I promise this one has a point. It just may take me a bit to get around to it. That sounds super promising, right?
I’ve been thinking a lot about this idea of rebuilding lately and making huge changes that can only be classified as rebuilding. I never really thought too much about that kind of thing before I turned 30 because I always knew what I wanted to do. There was never a reason to rebuild. There was only building.
Then I got pregnant. Even then I wasn’t really rebuilding anything, just going along with the plan. My husband and I had made changes to prepare ourselves for having a baby, but it wasn’t a seismic shift.
Then World Explosion. World Implosion is more like it. My entire foundation had been forcibly removed and I crumbled. Crumbled sounds too romantic. I broke. I shattered into tiny pieces, some of which I’m pretty sure will never be found. I got to experience in real time what authors say when they write, “I could hear this horrible shrieking sound and it was a moment before I realized it was me.” I can now check that experience off my list.
When the nurses and doctor and intern informed my husband and I that our daughter had died, everything we had built together was suddenly lying in ruins around us. Neither of us had realized such a thing had even been an option. We assumed that we would be entering the hospital in 5-6 weeks and would arrive home with a baby girl. That we would keep on building.
Instead, we got to experience something completely new. And horrible. And excruciating. We were and are very fortunate that we have such a wonderful group of people that could scaffold us when we weren’t going to make it. So far, though, we are. I wouldn’t say that we are any stronger than before. We were always strong people. That much is obvious in that we even attempted a rebuild, let alone have been so far successful and surviving the process.
One of the unexpected side effects of experiencing stillbirth was that I could no longer do the job I had wanted to do since I was 12. For the first time, I couldn’t handle the whole dead body thing and that is sort of an essential part of crime scene investigation.
I will usually flippantly tell people that I started The Accidental Housewife because I was bored and needed something to fill up the naptime hours because I’m uncomfortable with excess emotion. The reality is more that I needed a rebuild of my professional life. I worked hard in school. I worked hard in college. I needed a chance to rebuild that part of myself that had shattered with the Implosion.
Here’s the crazy thing about rebuilding that I have found, though. It’s hard to stop it. About two years ago, I was tired of not exercising anymore. So I rebuilt that into a daily routine I could do for me. It wasn’t insane. It wasn’t anything that was going to land me in a bodybuilding contest. It was what I wanted to do. Last year, I decided to rebuild my eating habits to become healthier and happier within my own skin. I made small changes that I didn’t tell anyone but my husband about. I’m still finding success with that one. I am starting to like my body. I’m constantly rebuilding my self-esteem as it is tied to my self-worth. This year, (likely as a result of my rebuilding efforts) I felt strong enough to start a squat challenge. Yesterday, I did 358 in just under 19 minutes while also exercising my back and chest and completing side lunges. Surprised and elated by what my body was able to do with the squatting, I decided on a plank challenge. Today I did a 60 second plank. 1 minute straight through. I haven’t done that since I was playing soccer in high school. When this challenge is over, I have decided to do a push up challenge. Because I’m insane.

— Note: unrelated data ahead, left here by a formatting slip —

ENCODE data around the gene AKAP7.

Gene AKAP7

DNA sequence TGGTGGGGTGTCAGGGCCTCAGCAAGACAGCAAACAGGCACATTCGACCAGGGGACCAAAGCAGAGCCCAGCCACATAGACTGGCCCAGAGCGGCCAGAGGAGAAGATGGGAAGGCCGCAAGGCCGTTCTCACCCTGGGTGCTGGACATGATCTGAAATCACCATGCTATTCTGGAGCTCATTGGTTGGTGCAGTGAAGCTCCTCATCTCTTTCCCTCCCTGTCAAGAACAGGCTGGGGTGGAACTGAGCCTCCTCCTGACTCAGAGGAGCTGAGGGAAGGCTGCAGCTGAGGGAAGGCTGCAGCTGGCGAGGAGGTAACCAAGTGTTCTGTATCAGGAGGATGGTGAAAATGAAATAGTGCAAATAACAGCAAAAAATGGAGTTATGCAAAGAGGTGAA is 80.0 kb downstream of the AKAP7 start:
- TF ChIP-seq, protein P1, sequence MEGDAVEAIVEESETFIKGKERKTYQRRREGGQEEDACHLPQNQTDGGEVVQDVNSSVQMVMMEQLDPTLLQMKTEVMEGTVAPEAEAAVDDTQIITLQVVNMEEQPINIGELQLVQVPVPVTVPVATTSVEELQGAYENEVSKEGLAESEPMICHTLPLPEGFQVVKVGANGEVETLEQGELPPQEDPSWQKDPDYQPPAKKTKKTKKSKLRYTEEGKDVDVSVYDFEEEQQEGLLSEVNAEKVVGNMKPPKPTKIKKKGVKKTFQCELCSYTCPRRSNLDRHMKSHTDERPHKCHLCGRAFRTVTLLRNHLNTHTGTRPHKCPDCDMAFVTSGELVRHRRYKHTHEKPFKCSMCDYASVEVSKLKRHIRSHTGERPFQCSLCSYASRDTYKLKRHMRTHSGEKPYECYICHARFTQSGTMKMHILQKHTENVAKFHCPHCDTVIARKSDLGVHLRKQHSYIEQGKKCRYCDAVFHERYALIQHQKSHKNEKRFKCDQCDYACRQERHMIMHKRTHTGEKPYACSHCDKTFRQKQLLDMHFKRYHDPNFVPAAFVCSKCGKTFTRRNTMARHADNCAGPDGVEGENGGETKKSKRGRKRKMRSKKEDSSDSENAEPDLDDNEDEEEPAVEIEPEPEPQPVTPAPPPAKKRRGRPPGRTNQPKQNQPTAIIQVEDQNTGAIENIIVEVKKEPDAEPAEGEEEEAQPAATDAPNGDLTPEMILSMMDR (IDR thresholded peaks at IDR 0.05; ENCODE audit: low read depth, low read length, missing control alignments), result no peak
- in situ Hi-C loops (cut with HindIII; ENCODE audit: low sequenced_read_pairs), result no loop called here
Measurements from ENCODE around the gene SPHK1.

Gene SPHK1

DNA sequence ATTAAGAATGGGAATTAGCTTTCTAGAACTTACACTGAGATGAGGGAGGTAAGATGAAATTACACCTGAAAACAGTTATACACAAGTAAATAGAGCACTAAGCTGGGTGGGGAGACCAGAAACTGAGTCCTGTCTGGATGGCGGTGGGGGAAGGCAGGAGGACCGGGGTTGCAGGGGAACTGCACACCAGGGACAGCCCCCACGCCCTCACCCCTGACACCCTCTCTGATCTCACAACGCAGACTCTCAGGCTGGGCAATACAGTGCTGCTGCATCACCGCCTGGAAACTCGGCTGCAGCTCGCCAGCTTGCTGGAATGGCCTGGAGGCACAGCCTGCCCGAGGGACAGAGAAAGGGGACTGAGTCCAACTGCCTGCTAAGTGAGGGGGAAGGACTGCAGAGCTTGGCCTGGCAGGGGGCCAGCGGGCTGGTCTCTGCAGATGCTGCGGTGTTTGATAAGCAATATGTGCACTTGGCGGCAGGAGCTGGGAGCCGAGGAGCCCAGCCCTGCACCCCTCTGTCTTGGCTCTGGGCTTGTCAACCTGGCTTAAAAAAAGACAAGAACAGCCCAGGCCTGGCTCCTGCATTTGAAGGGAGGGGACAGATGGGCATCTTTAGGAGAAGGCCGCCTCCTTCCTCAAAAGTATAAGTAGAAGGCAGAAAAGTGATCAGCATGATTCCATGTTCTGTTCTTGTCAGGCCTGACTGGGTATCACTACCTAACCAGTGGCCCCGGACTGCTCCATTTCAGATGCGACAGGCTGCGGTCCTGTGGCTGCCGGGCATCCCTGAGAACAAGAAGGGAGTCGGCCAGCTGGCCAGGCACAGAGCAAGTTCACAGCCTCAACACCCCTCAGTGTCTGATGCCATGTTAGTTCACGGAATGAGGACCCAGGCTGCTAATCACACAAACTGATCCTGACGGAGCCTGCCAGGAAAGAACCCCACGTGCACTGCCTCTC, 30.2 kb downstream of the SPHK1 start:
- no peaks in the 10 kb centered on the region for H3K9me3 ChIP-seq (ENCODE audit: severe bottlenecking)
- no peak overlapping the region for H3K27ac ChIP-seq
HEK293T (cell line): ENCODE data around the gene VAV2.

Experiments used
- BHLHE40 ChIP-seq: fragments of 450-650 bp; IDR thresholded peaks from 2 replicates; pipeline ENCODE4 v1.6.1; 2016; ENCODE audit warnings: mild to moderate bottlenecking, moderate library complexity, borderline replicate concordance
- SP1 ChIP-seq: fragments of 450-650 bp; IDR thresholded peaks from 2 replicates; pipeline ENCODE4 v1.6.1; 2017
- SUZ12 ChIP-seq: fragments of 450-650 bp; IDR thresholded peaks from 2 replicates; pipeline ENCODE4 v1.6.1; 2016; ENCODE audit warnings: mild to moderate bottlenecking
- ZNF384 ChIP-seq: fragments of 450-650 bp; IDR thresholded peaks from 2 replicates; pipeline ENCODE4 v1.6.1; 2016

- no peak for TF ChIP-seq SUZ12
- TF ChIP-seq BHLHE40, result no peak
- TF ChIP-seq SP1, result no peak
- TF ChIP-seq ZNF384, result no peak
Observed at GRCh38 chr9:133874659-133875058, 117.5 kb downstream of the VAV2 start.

Last month, a good friend suggested, strongly suggested, that I listen to a talk given by Dr. Brené Brown. She and I were talking about the shame I carry around with me that I needed to get rid of, desperately. I was drowning in it. 30 minutes into this lecture by Dr. Brown and I’m convinced I have the tools, the strength, and the desire to rebuild my internals. I can have this shame resilience instead of drowning in it. I can be a me I actually like. I can have a sacred ground on which to stand.
So now I’ve added striving towards wholeheartedness to my rebuilding repertoire. I trust myself to take on this new thing. I trust in my own Jesus given strength to change the way that I look at the world and, more importantly, how I look at myself. The best part is? I’m starting to like what I see.
Small Aside: Part of what I’m working on is showing up and being seen. This was going swimmingly when I thought that no one was really paying attention. Last week, a favorite author of mine started following me on Twitter. Which of course threw me into a tizzy. Now I have to get my shit together and put this vulnerability thing into real practice. Attempt 1.